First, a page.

I sympathize with the frustrations of those who have come up against immovable unions, and spent too much time defending against ridiculous grievances. There’s no doubt that we need to keep working on better ways to maintain a balance between the needs of employers and employed. But if an occasional shift in the balance of power towards the employed is the price we pay for keeping a place at the table for those who otherwise have little influence or voice, I’m willing to live with the union system’s flaws. I guess that makes me a “union man” through and through. I think my grandfather would be pleased.

Wednesday, February 2, 2011

Tiger Moms and Me

When my daughter was born, I held my tiny baby girl in my arms, and hoped she would one day play Little League baseball.

This is particularly strange when you consider the fact that I did not think about future baseball teams at all when my son was born, two years earlier. Eric could play baseball or not, and I would be content. But my daughter... I wanted sit in the stands and cheer my daughter on as she helped lead her Little League team to victory.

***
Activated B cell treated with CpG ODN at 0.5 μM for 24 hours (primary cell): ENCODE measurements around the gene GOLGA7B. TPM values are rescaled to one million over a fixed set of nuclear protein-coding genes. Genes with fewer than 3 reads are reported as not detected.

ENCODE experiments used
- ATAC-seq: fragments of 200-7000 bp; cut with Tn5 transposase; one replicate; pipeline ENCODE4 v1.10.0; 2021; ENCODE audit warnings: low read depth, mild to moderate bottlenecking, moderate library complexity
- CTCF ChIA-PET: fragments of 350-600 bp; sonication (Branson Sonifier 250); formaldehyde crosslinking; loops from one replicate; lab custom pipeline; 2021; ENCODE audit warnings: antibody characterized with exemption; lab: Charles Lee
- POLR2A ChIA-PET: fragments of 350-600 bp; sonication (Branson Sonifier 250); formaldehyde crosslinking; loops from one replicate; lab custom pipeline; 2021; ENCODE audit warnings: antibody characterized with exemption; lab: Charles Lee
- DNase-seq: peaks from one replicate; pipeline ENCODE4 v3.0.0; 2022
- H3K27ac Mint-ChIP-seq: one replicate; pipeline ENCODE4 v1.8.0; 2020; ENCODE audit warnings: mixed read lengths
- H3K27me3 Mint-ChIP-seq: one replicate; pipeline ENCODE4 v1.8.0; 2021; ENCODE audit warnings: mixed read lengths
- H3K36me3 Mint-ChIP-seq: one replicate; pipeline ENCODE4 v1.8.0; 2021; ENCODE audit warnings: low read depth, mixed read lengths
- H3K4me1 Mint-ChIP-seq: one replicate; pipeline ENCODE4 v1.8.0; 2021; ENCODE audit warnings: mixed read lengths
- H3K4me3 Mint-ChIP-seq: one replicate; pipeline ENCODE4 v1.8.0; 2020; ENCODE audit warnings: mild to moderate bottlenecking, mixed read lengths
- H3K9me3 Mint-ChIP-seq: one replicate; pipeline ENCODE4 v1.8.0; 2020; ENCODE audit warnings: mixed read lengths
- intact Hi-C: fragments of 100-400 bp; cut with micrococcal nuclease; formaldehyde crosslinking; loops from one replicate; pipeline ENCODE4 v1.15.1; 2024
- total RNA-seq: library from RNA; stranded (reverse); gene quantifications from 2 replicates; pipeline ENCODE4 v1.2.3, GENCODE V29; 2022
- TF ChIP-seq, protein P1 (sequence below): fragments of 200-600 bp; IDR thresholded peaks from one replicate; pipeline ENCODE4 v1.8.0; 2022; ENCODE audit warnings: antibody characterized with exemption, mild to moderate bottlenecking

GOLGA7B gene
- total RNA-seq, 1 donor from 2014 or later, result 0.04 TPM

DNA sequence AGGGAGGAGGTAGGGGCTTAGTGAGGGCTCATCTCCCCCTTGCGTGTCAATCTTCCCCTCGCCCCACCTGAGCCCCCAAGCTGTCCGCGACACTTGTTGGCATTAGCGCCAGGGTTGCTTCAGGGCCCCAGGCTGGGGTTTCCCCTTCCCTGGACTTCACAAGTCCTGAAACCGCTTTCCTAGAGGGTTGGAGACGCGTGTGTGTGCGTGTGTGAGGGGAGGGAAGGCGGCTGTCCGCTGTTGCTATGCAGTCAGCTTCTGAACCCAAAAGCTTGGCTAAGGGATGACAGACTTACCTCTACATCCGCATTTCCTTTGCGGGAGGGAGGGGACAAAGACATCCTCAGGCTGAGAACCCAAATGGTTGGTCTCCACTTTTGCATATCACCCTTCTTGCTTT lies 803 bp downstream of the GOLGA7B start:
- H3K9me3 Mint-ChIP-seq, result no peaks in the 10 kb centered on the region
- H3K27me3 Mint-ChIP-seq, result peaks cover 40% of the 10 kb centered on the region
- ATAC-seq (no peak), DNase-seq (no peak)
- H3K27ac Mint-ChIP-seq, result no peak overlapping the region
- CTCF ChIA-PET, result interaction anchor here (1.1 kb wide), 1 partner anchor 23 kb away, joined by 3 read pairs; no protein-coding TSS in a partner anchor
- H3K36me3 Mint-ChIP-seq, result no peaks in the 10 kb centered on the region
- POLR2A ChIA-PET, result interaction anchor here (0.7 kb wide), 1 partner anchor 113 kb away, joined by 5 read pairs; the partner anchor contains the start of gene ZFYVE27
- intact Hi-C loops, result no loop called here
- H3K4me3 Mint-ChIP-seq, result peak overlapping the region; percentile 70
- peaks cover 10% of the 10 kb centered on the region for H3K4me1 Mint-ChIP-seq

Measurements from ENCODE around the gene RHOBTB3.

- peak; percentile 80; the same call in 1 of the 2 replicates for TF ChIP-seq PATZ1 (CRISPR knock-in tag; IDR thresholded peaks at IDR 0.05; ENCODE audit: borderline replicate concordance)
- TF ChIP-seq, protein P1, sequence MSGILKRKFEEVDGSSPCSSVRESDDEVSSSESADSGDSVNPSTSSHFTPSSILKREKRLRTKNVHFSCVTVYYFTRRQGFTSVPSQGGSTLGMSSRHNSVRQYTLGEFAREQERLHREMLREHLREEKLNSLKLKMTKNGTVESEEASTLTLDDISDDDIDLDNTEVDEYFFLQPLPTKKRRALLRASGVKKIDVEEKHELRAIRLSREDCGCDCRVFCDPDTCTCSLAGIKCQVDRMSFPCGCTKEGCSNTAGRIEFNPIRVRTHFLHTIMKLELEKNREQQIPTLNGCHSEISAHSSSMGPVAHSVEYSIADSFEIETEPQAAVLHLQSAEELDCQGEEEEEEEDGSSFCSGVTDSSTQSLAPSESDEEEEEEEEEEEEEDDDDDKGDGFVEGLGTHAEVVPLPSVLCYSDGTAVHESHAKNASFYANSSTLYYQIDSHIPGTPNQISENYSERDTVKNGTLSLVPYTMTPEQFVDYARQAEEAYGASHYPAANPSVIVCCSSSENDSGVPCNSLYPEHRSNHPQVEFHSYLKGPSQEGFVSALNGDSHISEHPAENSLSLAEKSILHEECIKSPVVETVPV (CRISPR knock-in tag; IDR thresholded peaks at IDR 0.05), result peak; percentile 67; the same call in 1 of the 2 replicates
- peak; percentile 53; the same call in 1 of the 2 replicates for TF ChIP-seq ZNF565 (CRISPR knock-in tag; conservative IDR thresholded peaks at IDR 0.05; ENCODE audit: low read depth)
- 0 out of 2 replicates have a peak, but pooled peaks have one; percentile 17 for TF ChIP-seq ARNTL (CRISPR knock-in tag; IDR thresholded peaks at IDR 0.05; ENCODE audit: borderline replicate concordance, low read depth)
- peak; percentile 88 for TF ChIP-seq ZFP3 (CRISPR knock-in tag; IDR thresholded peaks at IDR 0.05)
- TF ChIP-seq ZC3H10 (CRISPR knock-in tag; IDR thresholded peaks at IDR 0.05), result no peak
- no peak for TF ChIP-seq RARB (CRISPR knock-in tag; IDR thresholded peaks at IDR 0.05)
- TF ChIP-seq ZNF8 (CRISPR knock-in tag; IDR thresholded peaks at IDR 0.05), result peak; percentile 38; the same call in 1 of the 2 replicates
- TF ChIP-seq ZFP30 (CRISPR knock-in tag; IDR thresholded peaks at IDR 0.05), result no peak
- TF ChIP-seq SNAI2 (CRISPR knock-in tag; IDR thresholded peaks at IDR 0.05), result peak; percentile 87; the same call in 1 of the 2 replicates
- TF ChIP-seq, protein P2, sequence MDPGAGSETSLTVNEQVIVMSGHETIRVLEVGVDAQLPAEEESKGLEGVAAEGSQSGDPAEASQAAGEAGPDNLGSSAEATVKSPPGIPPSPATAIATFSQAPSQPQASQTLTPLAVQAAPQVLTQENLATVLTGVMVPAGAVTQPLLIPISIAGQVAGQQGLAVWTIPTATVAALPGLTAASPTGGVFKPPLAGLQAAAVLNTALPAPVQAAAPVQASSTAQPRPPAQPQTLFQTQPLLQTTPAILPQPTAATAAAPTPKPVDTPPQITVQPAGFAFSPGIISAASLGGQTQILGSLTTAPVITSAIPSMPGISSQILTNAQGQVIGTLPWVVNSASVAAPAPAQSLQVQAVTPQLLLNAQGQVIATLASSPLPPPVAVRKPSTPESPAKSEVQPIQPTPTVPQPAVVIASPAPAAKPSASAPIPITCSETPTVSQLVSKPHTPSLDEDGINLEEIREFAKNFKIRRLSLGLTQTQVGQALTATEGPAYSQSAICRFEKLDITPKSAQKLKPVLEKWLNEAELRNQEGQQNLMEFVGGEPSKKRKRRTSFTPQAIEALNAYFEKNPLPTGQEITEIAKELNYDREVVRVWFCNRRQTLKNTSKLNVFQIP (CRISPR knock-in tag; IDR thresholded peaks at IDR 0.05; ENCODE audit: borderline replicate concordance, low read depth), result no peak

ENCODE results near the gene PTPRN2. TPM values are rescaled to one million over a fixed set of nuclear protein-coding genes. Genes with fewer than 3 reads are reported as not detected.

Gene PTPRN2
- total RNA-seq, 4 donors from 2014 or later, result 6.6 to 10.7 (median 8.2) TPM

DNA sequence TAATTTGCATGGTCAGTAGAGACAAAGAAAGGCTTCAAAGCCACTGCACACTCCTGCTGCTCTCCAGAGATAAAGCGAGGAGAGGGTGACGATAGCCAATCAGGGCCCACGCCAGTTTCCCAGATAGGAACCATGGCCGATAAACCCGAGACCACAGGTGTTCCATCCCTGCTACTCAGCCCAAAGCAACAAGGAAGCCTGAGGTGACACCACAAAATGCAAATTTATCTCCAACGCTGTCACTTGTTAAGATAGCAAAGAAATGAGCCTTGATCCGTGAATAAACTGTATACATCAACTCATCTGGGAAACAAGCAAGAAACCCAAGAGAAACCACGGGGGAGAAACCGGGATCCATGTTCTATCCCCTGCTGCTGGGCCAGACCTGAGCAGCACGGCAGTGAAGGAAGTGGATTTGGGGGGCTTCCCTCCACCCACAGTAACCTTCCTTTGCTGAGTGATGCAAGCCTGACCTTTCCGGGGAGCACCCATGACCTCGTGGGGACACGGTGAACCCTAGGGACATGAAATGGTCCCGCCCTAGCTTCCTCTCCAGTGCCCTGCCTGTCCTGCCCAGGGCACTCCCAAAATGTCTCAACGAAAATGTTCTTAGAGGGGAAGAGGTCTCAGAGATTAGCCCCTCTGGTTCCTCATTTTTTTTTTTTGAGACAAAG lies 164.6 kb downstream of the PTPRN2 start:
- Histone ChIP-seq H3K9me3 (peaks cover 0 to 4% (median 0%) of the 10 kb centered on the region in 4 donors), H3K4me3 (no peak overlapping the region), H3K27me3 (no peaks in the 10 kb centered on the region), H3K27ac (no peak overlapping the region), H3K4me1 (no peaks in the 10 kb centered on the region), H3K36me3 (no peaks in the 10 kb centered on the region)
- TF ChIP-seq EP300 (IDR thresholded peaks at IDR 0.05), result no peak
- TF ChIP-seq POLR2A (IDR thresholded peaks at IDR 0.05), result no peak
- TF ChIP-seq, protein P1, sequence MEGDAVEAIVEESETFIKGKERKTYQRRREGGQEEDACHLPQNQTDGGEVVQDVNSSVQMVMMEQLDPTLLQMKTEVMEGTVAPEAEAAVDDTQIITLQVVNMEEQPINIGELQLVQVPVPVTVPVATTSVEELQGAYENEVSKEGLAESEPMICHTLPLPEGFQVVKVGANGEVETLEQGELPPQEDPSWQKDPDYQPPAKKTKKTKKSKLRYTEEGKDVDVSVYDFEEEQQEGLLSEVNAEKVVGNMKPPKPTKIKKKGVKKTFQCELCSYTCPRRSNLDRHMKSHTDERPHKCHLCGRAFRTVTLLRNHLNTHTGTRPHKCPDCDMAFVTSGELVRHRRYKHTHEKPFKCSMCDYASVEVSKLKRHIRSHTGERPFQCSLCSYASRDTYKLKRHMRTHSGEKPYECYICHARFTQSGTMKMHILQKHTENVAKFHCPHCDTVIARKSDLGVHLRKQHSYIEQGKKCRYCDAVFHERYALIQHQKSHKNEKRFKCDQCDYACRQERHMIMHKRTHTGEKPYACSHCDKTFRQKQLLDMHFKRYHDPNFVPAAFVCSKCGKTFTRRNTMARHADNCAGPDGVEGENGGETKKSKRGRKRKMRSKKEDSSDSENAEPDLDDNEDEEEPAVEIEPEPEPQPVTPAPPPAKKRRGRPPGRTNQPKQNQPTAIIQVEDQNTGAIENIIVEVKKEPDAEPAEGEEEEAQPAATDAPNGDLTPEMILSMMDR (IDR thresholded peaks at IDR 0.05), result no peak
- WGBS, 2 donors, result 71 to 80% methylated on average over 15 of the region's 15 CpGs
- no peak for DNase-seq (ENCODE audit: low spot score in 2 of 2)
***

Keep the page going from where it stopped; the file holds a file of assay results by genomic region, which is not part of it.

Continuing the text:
The reason is that I never got a chance to play Little League baseball. I loved baseball when I was in third grade. I had a baseball glove, which my father taught me to use, and I practiced hitting and catching with my cousins and best friend’s brothers. I watched the Red Sox every chance I got. But I didn’t play Little League, because in the 1970s in my hometown, girls just didn’t. My mother suggested that when I got to high school I could play softball, like my cousins, but no one ever suggested I challenge the boys-only assumptions of Little League, and I probably wouldn’t have done it if they did. By the time I got to high school, it was clear I lacked my cousins’ athletic prowess, so I never did play organized sports.

So when my daughter was born, the first thing I wished for her was the opportunity I hadn’t had. I imagined myself sitting in the summer sun cheering her on as she deftly fielded ground balls and hit line drives that made the boys duck out of the way.